What has been the single most influential financial innovation on the Web? Online banking? Internet credit cards? Online stock trading? Nope. It's eBay. I feel a little strange saying this because I've never bought anything on eBay. I'm afraid that once I start putting in those bids, I'll never be able to stop. It can be acutely addictive -- I know one person with a garage full of Wonder Woman memorabilia.
But it's not eBay's online auction model that I think is so significant, nor the company's profitability. It's that, by virtue of eBay's 10 million or so registered users, it has been able to jumpstart something that nobody else could get off the ground: true digital payment.
Before eBay, the most practical way for people to buy things on the Web was with a credit card. But credit cards have a somewhat deserved reputation for being less than secure. The Gartner Group estimates that credit card fraud on the Web is 12 times that of the offline world. I believe it. The only credit card number ever stolen from me was for a Yahoo-branded Visa that I had never received and that was used at the Gateway PC online store. Imagine! Me spending money at a PC store!
Clumsy Credit Cards
Credit card numbers are vulnerable to theft or abuse. But in the online auction world, that's just the beginning of their drawbacks. Uncle Jack probably doesn't want to go the trouble of getting set up to accept Visa payments just so he can unload his collection of vintage duck decoys. And even sellers who do enough auction business to justify accepting credit cards must wince at the extra 2.5 percent that banks typically charge for credit card transactions. Furthermore, buyers hate having to buy and mail a money order or cashier's check, and then wait for the seller to receive it. And no seller wants to deal with personal checks, period.
The answer to all of these problems: person-to-person electronic payment services. You sign up for a service, give them your credit card or bank account information, and can then pay anyone simply by sending them an e-mail message.
Such a simple way of exchanging money has been on many wish lists for years, but the problem has always been getting a critical mass of users to adopt one system. Now, thanks to eBay, at least one person-to-person payment system already has 4 million users, with another 10,000 or so signing up every day; it's x.com 's PayPal, which is used in an estimated one-fourth of all eBay auctions. That doesn't mean that the other three-fourths are all using credit cards and money orders, though. eBay has its own payment system, BillPoint (which is backed by Wells Fargo), and other competitors such as eMoneyMail, ecount.com, and Paydirect (from eBay auction competitor Yahoo) are popping up like bids on a Three's Company lunch box.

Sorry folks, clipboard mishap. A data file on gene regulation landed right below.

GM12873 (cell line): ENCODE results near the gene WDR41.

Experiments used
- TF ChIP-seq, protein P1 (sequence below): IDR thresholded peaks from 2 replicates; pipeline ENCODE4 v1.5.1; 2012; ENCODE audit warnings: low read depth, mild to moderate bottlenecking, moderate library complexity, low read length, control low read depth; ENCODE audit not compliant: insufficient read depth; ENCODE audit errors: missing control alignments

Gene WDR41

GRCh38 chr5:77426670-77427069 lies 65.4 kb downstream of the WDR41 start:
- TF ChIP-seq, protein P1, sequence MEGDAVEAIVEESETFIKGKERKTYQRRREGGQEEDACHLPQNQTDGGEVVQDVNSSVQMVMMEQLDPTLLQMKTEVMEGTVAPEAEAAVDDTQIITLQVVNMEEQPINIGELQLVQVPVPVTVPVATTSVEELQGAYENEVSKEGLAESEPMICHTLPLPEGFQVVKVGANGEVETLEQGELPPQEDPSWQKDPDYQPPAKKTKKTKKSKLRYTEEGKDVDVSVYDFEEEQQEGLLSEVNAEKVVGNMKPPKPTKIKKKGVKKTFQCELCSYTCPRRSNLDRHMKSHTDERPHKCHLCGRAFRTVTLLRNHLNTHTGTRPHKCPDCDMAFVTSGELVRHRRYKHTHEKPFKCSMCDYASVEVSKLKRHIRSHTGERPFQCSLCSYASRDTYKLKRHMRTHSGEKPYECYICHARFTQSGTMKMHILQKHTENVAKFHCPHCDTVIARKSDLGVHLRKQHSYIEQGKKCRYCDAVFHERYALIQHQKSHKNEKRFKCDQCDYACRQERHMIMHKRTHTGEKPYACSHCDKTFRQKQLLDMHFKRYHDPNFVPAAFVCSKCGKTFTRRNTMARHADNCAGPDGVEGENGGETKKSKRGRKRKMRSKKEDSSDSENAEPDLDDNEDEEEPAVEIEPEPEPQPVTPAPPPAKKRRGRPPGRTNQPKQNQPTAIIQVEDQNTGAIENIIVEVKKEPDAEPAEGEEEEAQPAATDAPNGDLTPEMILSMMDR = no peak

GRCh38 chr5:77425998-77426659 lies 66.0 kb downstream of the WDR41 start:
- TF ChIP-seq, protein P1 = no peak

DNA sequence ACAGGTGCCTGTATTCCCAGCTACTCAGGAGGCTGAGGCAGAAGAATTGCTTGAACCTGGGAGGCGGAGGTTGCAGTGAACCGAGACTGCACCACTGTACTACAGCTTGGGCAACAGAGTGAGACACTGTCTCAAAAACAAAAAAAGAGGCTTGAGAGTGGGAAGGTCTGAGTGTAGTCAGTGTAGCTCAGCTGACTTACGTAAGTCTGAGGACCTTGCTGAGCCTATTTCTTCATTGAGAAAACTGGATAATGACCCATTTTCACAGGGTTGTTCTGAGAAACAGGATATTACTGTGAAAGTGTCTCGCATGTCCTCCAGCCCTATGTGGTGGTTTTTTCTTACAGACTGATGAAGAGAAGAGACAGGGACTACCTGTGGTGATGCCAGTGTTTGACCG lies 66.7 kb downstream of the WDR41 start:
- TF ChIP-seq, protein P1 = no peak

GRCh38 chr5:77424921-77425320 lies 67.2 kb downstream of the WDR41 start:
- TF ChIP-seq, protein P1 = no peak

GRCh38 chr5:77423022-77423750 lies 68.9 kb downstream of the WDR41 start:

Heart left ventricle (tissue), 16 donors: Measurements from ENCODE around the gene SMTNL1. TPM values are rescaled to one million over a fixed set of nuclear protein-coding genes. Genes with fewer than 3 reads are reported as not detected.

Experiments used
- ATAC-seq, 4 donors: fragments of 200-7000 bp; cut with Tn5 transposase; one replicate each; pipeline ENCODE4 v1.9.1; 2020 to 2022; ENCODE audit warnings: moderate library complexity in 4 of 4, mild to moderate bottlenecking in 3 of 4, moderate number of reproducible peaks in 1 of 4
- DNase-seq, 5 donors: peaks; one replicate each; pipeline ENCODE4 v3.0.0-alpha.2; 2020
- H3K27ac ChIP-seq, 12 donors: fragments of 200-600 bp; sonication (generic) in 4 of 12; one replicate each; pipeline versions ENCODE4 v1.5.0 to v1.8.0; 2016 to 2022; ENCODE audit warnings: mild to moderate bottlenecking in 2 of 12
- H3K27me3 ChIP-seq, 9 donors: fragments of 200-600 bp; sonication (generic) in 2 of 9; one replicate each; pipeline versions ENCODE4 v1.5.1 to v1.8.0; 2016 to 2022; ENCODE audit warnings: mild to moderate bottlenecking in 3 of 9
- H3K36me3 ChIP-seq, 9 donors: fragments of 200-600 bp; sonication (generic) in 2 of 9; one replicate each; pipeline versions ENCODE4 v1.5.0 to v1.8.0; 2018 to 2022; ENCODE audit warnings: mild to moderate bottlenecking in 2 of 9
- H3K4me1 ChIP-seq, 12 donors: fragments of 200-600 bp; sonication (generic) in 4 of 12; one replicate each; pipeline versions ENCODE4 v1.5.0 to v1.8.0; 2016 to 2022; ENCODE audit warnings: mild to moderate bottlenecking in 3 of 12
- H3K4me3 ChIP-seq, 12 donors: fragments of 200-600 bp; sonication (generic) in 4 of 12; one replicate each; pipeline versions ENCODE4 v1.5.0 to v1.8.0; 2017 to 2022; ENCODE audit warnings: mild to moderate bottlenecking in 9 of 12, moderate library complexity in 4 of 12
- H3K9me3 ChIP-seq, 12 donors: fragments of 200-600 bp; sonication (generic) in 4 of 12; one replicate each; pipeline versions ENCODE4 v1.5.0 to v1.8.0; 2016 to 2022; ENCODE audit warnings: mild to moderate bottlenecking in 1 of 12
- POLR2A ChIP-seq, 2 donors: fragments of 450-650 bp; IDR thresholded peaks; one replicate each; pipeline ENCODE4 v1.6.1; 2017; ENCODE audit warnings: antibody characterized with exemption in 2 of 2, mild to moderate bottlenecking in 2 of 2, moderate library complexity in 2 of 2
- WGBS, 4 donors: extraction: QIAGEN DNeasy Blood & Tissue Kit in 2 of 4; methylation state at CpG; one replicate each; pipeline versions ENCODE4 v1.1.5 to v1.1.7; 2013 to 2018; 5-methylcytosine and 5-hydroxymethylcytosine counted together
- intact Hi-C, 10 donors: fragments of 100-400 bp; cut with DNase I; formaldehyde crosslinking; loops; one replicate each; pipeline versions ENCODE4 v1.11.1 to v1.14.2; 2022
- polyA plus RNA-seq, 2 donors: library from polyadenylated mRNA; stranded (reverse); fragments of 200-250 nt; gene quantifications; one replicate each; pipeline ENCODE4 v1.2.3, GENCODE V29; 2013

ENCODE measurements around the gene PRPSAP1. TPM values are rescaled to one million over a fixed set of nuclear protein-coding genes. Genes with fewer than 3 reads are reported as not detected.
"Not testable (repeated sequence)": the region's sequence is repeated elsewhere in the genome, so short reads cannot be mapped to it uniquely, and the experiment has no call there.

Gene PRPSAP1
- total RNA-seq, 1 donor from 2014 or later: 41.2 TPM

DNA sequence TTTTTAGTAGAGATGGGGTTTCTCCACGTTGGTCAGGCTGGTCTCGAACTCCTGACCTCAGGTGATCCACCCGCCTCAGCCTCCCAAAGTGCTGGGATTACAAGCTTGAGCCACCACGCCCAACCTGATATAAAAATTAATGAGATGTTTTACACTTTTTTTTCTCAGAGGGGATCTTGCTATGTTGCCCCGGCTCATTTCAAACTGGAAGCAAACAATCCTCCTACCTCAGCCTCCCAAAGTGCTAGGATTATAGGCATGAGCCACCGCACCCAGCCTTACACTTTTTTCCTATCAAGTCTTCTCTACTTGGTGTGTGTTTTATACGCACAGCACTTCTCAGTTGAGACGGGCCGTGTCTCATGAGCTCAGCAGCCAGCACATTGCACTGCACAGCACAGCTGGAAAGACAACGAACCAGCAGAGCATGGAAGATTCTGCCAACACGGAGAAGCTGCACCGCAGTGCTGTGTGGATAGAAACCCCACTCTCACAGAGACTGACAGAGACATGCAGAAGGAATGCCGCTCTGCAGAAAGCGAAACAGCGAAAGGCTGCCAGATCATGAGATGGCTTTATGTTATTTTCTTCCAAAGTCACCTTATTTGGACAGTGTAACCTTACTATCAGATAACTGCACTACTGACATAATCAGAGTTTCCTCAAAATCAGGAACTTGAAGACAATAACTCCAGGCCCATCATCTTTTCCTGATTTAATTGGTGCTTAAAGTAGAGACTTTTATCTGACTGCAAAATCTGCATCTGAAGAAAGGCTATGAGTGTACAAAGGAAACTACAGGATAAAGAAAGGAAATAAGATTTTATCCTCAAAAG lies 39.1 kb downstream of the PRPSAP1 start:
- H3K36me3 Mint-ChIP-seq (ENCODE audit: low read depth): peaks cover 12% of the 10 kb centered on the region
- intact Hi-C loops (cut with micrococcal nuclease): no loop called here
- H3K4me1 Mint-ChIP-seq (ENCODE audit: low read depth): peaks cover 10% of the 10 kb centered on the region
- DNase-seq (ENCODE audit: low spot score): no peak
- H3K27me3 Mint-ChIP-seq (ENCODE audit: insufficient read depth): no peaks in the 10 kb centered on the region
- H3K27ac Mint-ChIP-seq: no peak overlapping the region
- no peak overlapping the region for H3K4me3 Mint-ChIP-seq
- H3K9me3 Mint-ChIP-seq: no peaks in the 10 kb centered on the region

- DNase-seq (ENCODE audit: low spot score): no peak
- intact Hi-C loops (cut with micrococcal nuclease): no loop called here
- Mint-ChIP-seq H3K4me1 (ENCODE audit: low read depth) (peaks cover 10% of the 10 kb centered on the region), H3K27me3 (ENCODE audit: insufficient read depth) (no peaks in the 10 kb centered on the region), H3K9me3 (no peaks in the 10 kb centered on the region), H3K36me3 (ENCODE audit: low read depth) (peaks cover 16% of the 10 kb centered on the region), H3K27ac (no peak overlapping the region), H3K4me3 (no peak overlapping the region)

PayPal owes its success both to its simplicity and to a savvy marketing campaign that rewards people for signing up and for getting others to sign up. A friend signed me up for PayPal, and I still have the $10 sign-up bonus burning a hole in my virtual pocket. Perhaps most important: PayPal is free for consumers (for now, at least), and it's cheaper for business users than credit cards. Free and cheaper are powerful incentives to adopt any new technology. PayPal's success has also enabled it to add an element that's missing from some of its competitors: a guarantee of up to $100,000 against fraudulent transactions. The FDIC doesn't want to know about online payment accounts, so PayPal has taken out its own insurance with Traveler's Property Casualty.
It's great that people now have an inexpensive and convenient way to scoop up knickknacks, but PayPal's real significance is that it's useful outside the auction context. You could send a PayPal payment to a friend by using a PDA or cell phone. Need to split the check at dinner but don't have cash on hand? Just e-mail it.
The financial world has noticed the potential of person-to-person electronic payment services. Most significantly, Intuit has announced an agreement to include some kind of PayPal functionality in future versions of its products. Given how complicated the current state-of-the-art for online banking and bill paying is, this has to be a positive development. Whether this functionality will make it into Intuit's poor-stepchild Mac version of Quicken is an open question.
In the meantime, I'm scouring eBay, searching for a really cool auction that can be won with $10. Guess I'd better make some room in the garage.
JAMES BRADBURY is the former editor of MacUser and former online editor of Macworld .You can sign up for PayPal at www.x.com .